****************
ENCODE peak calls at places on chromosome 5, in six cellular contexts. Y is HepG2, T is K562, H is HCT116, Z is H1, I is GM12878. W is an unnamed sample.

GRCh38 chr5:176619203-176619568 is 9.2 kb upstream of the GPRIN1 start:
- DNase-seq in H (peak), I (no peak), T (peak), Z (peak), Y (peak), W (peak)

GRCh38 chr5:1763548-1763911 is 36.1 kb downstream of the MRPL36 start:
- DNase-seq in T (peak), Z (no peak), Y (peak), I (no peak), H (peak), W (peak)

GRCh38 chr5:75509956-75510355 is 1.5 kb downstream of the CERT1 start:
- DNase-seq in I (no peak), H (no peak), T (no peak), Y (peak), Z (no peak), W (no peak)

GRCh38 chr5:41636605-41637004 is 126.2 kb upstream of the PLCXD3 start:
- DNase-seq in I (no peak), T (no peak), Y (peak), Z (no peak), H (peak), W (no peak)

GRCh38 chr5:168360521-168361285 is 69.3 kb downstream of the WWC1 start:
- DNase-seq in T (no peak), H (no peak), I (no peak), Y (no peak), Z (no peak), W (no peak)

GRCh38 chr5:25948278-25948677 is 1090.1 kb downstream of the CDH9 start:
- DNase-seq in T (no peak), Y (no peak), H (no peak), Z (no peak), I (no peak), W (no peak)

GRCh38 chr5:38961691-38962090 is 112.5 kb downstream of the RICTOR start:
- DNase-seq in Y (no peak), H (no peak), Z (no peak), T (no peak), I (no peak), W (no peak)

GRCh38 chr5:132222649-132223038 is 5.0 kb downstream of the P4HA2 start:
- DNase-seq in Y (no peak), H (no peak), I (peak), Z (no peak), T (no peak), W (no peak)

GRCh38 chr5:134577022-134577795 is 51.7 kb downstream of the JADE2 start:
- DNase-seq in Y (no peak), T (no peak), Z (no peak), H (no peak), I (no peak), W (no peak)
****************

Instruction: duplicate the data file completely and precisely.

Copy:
ENCODE peak calls at places on chromosome 5, in six cellular contexts. Y is HepG2, T is K562, H is HCT116, Z is H1, I is GM12878. W is an unnamed sample.

GRCh38 chr5:176619203-176619568 is 9.2 kb upstream of the GPRIN1 start:
- DNase-seq in H (peak), I (no peak), T (peak), Z (peak), Y (peak), W (peak)

GRCh38 chr5:1763548-1763911 is 36.1 kb downstream of the MRPL36 start:
- DNase-seq in T (peak), Z (no peak), Y (peak), I (no peak), H (peak), W (peak)

GRCh38 chr5:75509956-75510355 is 1.5 kb downstream of the CERT1 start:
- DNase-seq in I (no peak), H (no peak), T (no peak), Y (peak), Z (no peak), W (no peak)

GRCh38 chr5:41636605-41637004 is 126.2 kb upstream of the PLCXD3 start:
- DNase-seq in I (no peak), T (no peak), Y (peak), Z (no peak), H (peak), W (no peak)

GRCh38 chr5:168360521-168361285 is 69.3 kb downstream of the WWC1 start:
- DNase-seq in T (no peak), H (no peak), I (no peak), Y (no peak), Z (no peak), W (no peak)

GRCh38 chr5:25948278-25948677 is 1090.1 kb downstream of the CDH9 start:
- DNase-seq in T (no peak), Y (no peak), H (no peak), Z (no peak), I (no peak), W (no peak)

GRCh38 chr5:38961691-38962090 is 112.5 kb downstream of the RICTOR start:
- DNase-seq in Y (no peak), H (no peak), Z (no peak), T (no peak), I (no peak), W (no peak)

GRCh38 chr5:132222649-132223038 is 5.0 kb downstream of the P4HA2 start:
- DNase-seq in Y (no peak), H (no peak), I (peak), Z (no peak), T (no peak), W (no peak)

GRCh38 chr5:134577022-134577795 is 51.7 kb downstream of the JADE2 start:
- DNase-seq in Y (no peak), T (no peak), Z (no peak), H (no peak), I (no peak), W (no peak)